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Old Tex
06-14-2007, 12:54 AM
I'm not sure how educational this will be, but here are some progress photos taken along the way as I did the first rock study. Keep in mind, this was only intended as an exercise, to try to get boulders to look like boulders, something I had not done before. There's nothing magic here, just a novice feeling his way along slowly and tentatively. If you had told me three months ago that I'd be posting something like this, I would have laughed.

This was done on an 8x10 piece of Crescent 300 cold press illustration board, which is about all I work on. As I recall, the palette consisted of ultramarine blue, yellow ochre, burnt sienna, sap green and permanent white. I left the time stamps on the photos, and you can see that I don't particularly work real fast, although I did stop often, go downstairs for more coffee, etc.

I'm trying to work toward just jumping right in with the paint, but since I still don't have that kind of confidence, I still start off with a light wash layout and build up the painting as I go. A more experienced painter would, I'm sure take a much more direct and confident approach right from the start.

The reference photo (this is a crop from a photo found in the Image Library):
http://www.wetcanvas.com/Community/images/14-Jun-2007/100938-Diving_Rock_ref_photo.jpg

I laid out the picture using a light yellow ochre wash. No preliminary drawing. Just jumped into it.
http://www.wetcanvas.com/Community/images/14-Jun-2007/100938-Diving_Rock_stage_1.jpg

Then laid in the dark areas using ultramarine & burnt sienna. Washed an indication of the water in with vertical & horizontal strokes, using primarily ultramarine & yellow ochre & permanent white.
http://www.wetcanvas.com/Community/images/14-Jun-2007/100938-Diving_Rock_stage_2.jpg

Didn't intend to do a complete painting, but my eye needed to see the boulders in some kind of context, so I smeared some background greenery in using sap green and burnt sienna, variously working wet and thicker paint in random strokes. Just kept it loose and abstract.
http://www.wetcanvas.com/Community/images/14-Jun-2007/100938-Diving_Rock_stage_3.jpg

Then I started bringing in some color on the rocks. The palette was limited to the colors I've mentioned so far.
http://www.wetcanvas.com/Community/images/14-Jun-2007/100938-Diving_Rock_stage_4.jpg

Threw a little more color into the shadow areas & on the boulders in general. I think my wife yelled "food!" somewhere along here, thus the time lag.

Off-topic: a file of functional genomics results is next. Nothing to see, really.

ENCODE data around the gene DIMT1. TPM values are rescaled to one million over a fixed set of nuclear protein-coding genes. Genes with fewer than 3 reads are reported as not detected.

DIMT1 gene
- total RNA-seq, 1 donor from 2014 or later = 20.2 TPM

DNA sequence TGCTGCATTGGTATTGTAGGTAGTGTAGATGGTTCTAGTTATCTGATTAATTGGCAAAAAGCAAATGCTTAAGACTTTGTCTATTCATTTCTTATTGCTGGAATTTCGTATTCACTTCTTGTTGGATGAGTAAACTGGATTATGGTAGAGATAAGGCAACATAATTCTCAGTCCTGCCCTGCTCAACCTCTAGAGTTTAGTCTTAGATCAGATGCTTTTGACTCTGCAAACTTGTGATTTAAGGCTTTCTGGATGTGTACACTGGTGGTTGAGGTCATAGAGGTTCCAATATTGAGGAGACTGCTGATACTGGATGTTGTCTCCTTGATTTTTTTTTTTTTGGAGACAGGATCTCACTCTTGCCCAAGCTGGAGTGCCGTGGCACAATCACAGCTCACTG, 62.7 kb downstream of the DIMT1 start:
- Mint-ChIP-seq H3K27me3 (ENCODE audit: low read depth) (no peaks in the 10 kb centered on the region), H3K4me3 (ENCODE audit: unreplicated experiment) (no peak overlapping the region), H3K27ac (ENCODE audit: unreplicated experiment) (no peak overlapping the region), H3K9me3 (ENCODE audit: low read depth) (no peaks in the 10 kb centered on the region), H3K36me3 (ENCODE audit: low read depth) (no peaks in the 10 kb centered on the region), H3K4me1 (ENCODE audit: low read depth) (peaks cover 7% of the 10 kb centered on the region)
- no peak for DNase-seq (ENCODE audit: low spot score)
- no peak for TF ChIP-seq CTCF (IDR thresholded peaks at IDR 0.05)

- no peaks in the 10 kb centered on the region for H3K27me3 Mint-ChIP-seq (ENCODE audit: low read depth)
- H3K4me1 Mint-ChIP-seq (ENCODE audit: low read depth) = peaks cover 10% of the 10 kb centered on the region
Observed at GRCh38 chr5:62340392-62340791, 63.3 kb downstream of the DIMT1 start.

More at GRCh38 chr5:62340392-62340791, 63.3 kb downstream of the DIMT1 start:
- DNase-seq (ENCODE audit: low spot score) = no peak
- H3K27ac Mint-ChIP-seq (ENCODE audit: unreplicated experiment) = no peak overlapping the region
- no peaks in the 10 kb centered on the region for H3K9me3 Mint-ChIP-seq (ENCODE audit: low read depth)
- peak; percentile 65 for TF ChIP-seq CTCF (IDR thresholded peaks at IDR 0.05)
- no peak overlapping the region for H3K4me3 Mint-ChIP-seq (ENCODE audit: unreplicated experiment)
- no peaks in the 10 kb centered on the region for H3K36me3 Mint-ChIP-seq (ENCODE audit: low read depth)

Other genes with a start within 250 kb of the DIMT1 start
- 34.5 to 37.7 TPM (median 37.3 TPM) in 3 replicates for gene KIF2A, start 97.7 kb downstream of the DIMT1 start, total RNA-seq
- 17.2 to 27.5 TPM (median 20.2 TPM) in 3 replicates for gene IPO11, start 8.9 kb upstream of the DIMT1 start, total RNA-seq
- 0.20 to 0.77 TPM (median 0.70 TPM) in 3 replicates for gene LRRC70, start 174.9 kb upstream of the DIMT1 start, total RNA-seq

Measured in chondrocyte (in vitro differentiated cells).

http://www.wetcanvas.com/Community/images/14-Jun-2007/100938-Diving_Rock_stage_5.jpg

At this point, I just took my time and played. Finished off the shoreline in the background, touched in some greenery on the left, and then just played with color on the boulders themselves, in the shadow areas, and in the water. Pulled the two pieces of tape off, and touched those spots up.
http://www.wetcanvas.com/Community/images/14-Jun-2007/100938-Diving_Rock.jpg
I would normally tape all four sides, and since I only taped a couple of small spots on the sides, the illustration board did curl slightly, but it wasn't bad. I'll spray this with Krylon Kamar Varnish and stick it in a 3" wide frame. I've already tried it in the frame, and I have to admit I'm pretty pleased with the way it's going to look. Next time, I'll play with color even more. This has more of a watercolor look than most of my work, but that's because I was more concerned with the form of the stone than with the paint itself, so I kept the paint pretty thin. As I get more comfortable, I'll paint this kind of thing more opaquely and probably work the details more.

I don't know if this is of any value to anyone, but since I did have the photos, I thought I'd share the process with you.

pelucco
06-14-2007, 07:56 AM
Hi Ralph,

Your demo is very helpful for me.
You know, as a beginner I need ANY useful information like this.

Thank you again

:clap:

Liliana - Italy

Seleeni
06-14-2007, 04:36 PM
Thanks Ralph. I love seeing the progression of the piece. I've been starting with a pencil drawing on watercolor paper, and then the loose washes like you do. Then I tried to erase the pencil and it wouldn't come up through the paint. Maybe I'll have to try your method and just skip the pencil (gasp).

Selene

Old Tex
06-14-2007, 06:14 PM
Liliana, if it was helpful, then I'm happy. I am just a beginner in this, so there's no "expert" status attached to this little demo. It's just how I did this one, and if it helps anybody, then I'm satisfied.

Selene, I can't tell you how many times I did the pencil thing, only to find it was there forever. When I started painting like I am now, I have tried very hard to just start laying them out with light washes, and then build on that.

meglyman
06-15-2007, 07:42 AM
Ralph,

Thanks for the awesome WIP! It's very helpful to me, too. I think the lack of pencil helps artistically - you're freer to explore, plus you don't have those lines visible. Some subjects really need underdrawings (since reworking details with gouache is tough) but you're making me want to try loose landscapes.

Meg

Old Tex
06-15-2007, 09:21 AM
Glad it's helpful, Meg. You're right, sometimes a really complicated piece requires a good preliminary drawing, and it can't be helped. But if you're using washes and transparent layers, the lightest of lines are almost impossible to eliminate. Sometimes, the drawing showing through can add a nice touch, but that's never worked for me on anything I've ever done. I did so many tightly rendered drawings over the years that I'm really enjoying the freedom of what I'm doing these days.